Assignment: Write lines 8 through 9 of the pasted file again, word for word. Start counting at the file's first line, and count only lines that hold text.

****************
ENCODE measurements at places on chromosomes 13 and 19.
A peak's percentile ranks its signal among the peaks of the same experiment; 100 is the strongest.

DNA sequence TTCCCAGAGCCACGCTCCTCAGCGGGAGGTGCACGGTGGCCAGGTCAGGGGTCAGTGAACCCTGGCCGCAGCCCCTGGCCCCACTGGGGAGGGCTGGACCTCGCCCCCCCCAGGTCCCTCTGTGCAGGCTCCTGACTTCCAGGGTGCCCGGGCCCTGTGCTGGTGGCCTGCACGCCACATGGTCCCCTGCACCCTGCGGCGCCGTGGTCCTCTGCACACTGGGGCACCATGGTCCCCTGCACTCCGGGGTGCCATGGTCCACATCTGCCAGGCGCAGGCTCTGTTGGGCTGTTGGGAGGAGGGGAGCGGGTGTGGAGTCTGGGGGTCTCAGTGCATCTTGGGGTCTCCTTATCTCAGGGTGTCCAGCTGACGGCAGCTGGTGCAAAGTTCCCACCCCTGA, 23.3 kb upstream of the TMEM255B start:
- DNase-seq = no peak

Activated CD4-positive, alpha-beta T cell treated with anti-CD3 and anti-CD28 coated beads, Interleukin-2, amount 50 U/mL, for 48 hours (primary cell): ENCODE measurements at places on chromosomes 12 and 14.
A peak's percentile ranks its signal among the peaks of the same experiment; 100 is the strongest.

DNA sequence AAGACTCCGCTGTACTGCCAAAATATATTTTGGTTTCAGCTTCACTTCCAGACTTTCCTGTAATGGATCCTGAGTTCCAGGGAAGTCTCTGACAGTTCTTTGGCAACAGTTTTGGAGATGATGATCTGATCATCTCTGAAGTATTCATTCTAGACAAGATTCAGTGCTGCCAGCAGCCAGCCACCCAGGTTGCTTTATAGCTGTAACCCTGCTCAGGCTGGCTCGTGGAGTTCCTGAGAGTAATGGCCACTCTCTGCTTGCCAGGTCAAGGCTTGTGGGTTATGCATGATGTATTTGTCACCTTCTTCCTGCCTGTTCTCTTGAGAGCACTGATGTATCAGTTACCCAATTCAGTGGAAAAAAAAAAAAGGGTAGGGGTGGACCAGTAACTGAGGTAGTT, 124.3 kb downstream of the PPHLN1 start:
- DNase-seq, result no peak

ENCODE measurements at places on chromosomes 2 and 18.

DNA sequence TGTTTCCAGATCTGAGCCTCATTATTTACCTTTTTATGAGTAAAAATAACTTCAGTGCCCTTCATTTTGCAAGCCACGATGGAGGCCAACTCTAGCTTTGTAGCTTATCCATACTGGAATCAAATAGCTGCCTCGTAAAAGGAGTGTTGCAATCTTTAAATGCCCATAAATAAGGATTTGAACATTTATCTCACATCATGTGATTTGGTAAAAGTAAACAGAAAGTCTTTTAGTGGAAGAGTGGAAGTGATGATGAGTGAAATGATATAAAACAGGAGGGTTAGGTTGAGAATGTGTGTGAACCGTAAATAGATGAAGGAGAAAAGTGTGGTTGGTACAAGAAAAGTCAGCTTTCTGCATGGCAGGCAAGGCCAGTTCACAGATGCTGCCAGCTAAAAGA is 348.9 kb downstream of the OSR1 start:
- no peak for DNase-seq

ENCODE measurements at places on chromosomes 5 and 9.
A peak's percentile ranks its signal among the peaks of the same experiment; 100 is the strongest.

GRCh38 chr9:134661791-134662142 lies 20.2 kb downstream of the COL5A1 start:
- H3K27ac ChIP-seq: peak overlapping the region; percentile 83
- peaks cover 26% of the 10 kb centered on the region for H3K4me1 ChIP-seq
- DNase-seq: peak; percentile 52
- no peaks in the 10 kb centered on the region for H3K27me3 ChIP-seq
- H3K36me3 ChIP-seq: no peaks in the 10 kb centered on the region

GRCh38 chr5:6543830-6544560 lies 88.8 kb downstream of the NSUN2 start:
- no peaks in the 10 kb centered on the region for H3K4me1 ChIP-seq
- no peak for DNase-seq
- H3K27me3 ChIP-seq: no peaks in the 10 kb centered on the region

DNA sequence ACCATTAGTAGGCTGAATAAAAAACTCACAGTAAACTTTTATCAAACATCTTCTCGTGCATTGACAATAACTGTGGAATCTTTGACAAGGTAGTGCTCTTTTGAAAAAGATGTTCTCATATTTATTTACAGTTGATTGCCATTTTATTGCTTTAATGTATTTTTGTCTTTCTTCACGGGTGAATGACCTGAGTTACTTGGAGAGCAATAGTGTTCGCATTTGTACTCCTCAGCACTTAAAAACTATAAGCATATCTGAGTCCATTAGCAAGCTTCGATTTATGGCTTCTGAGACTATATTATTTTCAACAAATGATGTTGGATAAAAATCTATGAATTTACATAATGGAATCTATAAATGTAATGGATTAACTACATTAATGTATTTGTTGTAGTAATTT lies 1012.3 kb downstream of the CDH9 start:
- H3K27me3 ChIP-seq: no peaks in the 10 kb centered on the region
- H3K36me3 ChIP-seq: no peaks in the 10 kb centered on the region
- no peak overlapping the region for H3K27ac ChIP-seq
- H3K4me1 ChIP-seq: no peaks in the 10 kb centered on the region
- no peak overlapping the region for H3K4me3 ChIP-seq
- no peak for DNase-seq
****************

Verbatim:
- DNase-seq, result no peak

ENCODE measurements at places on chromosomes 2 and 18.